Available and Non-available Water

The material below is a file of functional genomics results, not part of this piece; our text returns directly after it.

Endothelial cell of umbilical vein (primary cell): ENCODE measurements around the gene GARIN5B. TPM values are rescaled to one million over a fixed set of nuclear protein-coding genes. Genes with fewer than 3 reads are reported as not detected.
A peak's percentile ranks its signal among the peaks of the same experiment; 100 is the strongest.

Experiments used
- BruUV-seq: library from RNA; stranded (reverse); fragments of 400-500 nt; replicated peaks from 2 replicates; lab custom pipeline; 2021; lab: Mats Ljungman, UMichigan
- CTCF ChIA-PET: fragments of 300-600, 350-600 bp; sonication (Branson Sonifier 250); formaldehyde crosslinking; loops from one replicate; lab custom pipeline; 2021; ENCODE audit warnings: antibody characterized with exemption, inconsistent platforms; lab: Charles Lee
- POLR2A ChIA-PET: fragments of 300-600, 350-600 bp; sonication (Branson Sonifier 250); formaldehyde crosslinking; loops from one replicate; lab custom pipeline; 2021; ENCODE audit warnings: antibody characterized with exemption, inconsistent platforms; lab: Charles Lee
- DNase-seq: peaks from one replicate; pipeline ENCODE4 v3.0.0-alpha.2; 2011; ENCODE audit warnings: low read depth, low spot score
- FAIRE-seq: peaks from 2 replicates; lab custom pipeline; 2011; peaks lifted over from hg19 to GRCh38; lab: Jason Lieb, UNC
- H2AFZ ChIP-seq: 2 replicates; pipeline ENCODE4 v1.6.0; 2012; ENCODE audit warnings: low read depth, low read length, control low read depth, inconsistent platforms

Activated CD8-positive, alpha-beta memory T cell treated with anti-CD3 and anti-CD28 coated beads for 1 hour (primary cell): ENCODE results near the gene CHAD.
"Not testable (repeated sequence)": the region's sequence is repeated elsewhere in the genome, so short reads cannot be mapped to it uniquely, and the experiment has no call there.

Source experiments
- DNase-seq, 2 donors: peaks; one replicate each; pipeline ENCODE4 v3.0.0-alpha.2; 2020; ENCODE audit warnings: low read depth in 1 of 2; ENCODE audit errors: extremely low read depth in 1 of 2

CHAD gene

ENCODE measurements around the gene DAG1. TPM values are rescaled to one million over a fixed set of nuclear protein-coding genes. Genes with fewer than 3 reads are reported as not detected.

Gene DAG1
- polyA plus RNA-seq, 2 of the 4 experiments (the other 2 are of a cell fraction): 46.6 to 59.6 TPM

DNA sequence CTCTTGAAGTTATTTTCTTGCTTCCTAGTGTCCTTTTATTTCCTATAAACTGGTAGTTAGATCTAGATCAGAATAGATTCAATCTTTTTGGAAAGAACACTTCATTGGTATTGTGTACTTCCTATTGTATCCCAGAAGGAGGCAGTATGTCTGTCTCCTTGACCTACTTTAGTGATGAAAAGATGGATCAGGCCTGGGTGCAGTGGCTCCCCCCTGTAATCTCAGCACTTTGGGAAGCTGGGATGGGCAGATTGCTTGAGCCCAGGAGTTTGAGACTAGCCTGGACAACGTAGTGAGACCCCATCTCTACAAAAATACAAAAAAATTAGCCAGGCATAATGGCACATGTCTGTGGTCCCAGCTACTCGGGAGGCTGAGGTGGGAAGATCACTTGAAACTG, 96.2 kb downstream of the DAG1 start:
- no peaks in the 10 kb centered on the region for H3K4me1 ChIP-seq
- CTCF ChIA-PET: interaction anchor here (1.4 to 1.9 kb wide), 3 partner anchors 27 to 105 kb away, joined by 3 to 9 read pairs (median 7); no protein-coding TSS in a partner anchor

You have seen above that water is present even in the apparently dry soils but it is of not much use as far as the plants are concerned. They cannot utilise the water that remains tightly adhered on to the surface of soil colloids. Therefore, water remaining in the soil at the time of permanent wilting is non-available to plants. For plant growth, only available water is important and not the total amount of soil moisture. The amount of available water varies in different soils. For example, a sandy soil may have a field capacity of 12 per cent, of which only one per cent is non-available. A clay loam has a field capacity of 35 per cent, and it may have about 10 per cent non-available water.